Normally, after two days, the lab technician would have discarded the cultures after seeing nothing worth keeping at the 48 hour inspection (Easter Saturday).  However, that Easter may have been particularly busy so that urgent cases took precedence over our clinical research; which was regarded more as a hobby than as science.  I recall that there was a MRSA (methicillin resistant staph-aureus) control program in the hospital that month so maybe the microbiology staff were overloaded.  In any case, on Easter Saturday, the technologist did not examine the research cultures and left them to sit for three more days until the Tuesday morning examination.  The first culture plate probably looked like this:

That first culture became the "type strain" of Helicobacter pylori, ATCC #11637.  This bacterial strain has been studied by thousands of research labs and costs £150 to obtain from the NCTC.  You can read about the type strain of Helicobacter pylori here: pdf file of NCTC citation copied on 2012-04-04

3 comments:

T said...

Hey Barry.
30 years ago, people had no idea H.Pylori even existed. Today Some sources claim that half the worlds population have this culture growing inside them.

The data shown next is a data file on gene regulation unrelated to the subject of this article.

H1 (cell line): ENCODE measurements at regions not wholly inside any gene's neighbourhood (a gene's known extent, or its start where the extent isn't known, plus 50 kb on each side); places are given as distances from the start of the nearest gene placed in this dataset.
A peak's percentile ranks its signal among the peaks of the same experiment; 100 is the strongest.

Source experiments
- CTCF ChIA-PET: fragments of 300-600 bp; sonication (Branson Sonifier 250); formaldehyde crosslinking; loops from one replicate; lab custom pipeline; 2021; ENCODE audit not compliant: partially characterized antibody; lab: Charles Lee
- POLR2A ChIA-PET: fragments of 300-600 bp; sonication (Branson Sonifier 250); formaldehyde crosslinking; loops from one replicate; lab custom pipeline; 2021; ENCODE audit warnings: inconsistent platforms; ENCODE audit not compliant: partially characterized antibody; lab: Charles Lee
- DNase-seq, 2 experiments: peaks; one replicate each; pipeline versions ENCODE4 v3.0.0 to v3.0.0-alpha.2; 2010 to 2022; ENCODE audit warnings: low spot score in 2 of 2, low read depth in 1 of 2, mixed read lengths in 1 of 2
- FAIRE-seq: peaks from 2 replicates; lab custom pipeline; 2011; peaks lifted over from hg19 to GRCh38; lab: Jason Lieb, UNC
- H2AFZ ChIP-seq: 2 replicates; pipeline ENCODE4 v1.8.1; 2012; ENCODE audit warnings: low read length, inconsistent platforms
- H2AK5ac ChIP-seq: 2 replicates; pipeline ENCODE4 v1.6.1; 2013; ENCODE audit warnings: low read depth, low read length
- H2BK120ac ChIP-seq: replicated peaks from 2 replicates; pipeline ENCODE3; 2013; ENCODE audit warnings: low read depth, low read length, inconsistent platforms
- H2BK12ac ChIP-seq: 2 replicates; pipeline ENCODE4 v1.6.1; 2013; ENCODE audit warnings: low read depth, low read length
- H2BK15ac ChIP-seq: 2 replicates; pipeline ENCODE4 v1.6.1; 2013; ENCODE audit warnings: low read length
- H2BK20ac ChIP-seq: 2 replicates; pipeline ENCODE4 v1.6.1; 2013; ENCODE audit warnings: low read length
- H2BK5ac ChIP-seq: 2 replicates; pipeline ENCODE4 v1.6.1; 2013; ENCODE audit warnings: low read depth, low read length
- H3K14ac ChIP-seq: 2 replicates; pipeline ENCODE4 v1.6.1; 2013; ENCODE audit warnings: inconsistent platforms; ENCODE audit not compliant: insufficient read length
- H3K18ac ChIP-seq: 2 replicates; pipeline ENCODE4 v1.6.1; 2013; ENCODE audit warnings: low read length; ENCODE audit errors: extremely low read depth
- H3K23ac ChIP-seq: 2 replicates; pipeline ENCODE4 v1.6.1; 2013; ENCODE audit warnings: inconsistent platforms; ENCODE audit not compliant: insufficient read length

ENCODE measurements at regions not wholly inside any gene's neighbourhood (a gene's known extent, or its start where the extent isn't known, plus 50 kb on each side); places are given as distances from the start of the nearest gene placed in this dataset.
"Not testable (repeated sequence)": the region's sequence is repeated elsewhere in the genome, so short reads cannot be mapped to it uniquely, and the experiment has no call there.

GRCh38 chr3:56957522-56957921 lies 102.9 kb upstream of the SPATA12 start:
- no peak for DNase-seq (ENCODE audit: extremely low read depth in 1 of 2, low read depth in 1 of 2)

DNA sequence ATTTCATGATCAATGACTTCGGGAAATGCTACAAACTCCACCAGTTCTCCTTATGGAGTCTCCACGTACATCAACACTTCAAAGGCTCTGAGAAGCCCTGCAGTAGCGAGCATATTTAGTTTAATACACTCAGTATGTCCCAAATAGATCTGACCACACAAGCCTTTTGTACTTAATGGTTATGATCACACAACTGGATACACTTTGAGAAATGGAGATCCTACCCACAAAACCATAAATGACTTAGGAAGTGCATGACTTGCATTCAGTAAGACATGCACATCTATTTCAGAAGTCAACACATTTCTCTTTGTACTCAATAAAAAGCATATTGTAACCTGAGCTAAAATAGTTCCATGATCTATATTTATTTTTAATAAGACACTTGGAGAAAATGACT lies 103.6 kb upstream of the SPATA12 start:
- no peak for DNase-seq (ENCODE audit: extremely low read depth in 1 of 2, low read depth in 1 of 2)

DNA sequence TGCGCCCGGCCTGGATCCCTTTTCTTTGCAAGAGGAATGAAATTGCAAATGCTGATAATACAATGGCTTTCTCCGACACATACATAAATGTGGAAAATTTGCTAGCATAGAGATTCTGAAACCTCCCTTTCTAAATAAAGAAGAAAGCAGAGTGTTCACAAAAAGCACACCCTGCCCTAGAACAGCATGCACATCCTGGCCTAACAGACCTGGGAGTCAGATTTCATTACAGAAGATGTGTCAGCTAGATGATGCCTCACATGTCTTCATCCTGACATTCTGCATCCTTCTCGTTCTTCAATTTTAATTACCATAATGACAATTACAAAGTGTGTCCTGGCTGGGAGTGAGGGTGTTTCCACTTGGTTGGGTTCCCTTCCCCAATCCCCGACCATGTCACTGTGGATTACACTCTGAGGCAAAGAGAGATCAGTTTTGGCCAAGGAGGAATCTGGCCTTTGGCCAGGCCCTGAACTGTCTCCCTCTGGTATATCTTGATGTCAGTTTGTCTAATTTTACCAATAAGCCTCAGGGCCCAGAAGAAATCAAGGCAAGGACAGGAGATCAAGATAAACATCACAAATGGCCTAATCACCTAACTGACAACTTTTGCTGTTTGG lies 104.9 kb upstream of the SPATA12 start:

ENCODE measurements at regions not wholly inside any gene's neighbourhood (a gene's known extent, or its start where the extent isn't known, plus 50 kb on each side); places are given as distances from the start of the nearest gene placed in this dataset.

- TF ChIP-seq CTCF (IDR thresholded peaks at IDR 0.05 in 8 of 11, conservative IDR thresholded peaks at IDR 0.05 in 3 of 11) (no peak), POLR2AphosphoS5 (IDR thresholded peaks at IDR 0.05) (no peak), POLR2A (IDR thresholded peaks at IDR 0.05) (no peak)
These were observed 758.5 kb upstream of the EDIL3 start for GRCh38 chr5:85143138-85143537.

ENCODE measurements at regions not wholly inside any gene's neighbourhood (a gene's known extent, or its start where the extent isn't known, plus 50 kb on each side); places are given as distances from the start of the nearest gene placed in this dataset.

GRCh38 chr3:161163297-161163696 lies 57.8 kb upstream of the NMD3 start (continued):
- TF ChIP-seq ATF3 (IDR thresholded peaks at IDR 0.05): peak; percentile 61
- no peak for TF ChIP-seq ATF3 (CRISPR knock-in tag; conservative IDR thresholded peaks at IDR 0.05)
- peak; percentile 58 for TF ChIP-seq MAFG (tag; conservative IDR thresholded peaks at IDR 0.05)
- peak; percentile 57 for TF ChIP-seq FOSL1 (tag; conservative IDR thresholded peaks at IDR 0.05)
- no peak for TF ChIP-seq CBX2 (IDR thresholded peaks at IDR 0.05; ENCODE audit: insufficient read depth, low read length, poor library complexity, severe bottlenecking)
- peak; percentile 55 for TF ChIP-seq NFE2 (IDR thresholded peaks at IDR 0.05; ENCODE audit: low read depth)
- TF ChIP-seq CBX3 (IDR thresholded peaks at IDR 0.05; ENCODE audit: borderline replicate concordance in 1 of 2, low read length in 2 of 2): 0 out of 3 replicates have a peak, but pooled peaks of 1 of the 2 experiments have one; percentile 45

That's pretty awesome.
I have a quick question for you. From all your research into this culture, did you ever discover it in people who had no gastritis/ulcers/discomfort in relation to their stomachs, but meerly would re-gurgitate mouthfuls of what they just ate, within a half hour of eating/drinking it.

I'm a 25 year old Irish male that has just been told I have H.Pylori after undergoing an endoscopy. I've had this "condition" (if you could call it that) where I reproduce the food/drink, exactly as it went down without any other stomach acids appearing with it.
I've asked several different doctors, and they never encountered a similar condition so I figured I'd go "right to the source" to see if you ever encountered a person with these symptoms/could it be related to the H.Pylori.

I'm starting my medication treatment which will last a week, and I'll post back here then to keep you updated.

In the mean time, stay away from those Petrie Dishes of culture :-)

Regards
T

Linda said...

Hello Barry, I tested positive for H-Pylori on 5/4. Treatment is being discussed. My health history is that of a kidney transplant (10 years+) and they are trying to figure out the best antibiotics for me and the meds I am currently taking plus a coupld of allergies I have. But, my question to you is my nutritionist and my pharmacist are at odd whether I should take or not take some supplements. Here is what is in question: Bifdo bacteria before every meal, glutamine before each meal, and acidophilus at bedtime. What are your thoughts? Thanks for your feedback. My son is a Microbiologist too:) I want an unbiased opinion...and I know he loves me and does not ever want to scare me. I just need a clear opinion? Thanks Linda!

Rodrigo Nunes Cal said...

Cool work!

Best regards,

Sincerely,

Rodrigo Nunes Cal

www.rodrigonunescal.wordpress.com